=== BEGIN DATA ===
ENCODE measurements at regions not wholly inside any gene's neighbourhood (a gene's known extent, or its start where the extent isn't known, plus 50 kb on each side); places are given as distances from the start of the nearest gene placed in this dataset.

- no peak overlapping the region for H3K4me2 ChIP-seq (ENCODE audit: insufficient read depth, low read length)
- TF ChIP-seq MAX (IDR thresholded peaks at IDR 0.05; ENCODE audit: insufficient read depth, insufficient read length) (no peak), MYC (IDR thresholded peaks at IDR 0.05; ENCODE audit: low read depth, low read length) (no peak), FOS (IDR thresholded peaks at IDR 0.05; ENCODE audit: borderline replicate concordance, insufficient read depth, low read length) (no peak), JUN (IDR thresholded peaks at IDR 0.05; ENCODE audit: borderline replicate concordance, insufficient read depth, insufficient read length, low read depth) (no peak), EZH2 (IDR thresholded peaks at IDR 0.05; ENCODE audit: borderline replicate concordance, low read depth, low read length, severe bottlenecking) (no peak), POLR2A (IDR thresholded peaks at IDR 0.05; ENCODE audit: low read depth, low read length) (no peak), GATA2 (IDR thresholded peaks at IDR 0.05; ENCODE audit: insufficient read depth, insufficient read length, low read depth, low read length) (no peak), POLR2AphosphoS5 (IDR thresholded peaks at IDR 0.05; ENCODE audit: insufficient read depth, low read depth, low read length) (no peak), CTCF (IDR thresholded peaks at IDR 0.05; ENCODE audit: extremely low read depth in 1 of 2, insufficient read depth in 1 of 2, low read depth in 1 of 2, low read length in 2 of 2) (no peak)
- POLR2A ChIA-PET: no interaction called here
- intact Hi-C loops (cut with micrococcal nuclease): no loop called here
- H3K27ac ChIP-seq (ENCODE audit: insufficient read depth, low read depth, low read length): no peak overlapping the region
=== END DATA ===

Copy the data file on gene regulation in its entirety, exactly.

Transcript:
ENCODE measurements at regions not wholly inside any gene's neighbourhood (a gene's known extent, or its start where the extent isn't known, plus 50 kb on each side); places are given as distances from the start of the nearest gene placed in this dataset.

- no peak overlapping the region for H3K4me2 ChIP-seq (ENCODE audit: insufficient read depth, low read length)
- TF ChIP-seq MAX (IDR thresholded peaks at IDR 0.05; ENCODE audit: insufficient read depth, insufficient read length) (no peak), MYC (IDR thresholded peaks at IDR 0.05; ENCODE audit: low read depth, low read length) (no peak), FOS (IDR thresholded peaks at IDR 0.05; ENCODE audit: borderline replicate concordance, insufficient read depth, low read length) (no peak), JUN (IDR thresholded peaks at IDR 0.05; ENCODE audit: borderline replicate concordance, insufficient read depth, insufficient read length, low read depth) (no peak), EZH2 (IDR thresholded peaks at IDR 0.05; ENCODE audit: borderline replicate concordance, low read depth, low read length, severe bottlenecking) (no peak), POLR2A (IDR thresholded peaks at IDR 0.05; ENCODE audit: low read depth, low read length) (no peak), GATA2 (IDR thresholded peaks at IDR 0.05; ENCODE audit: insufficient read depth, insufficient read length, low read depth, low read length) (no peak), POLR2AphosphoS5 (IDR thresholded peaks at IDR 0.05; ENCODE audit: insufficient read depth, low read depth, low read length) (no peak), CTCF (IDR thresholded peaks at IDR 0.05; ENCODE audit: extremely low read depth in 1 of 2, insufficient read depth in 1 of 2, low read depth in 1 of 2, low read length in 2 of 2) (no peak)
- POLR2A ChIA-PET: no interaction called here
- intact Hi-C loops (cut with micrococcal nuclease): no loop called here
- H3K27ac ChIP-seq (ENCODE audit: insufficient read depth, low read depth, low read length): no peak overlapping the region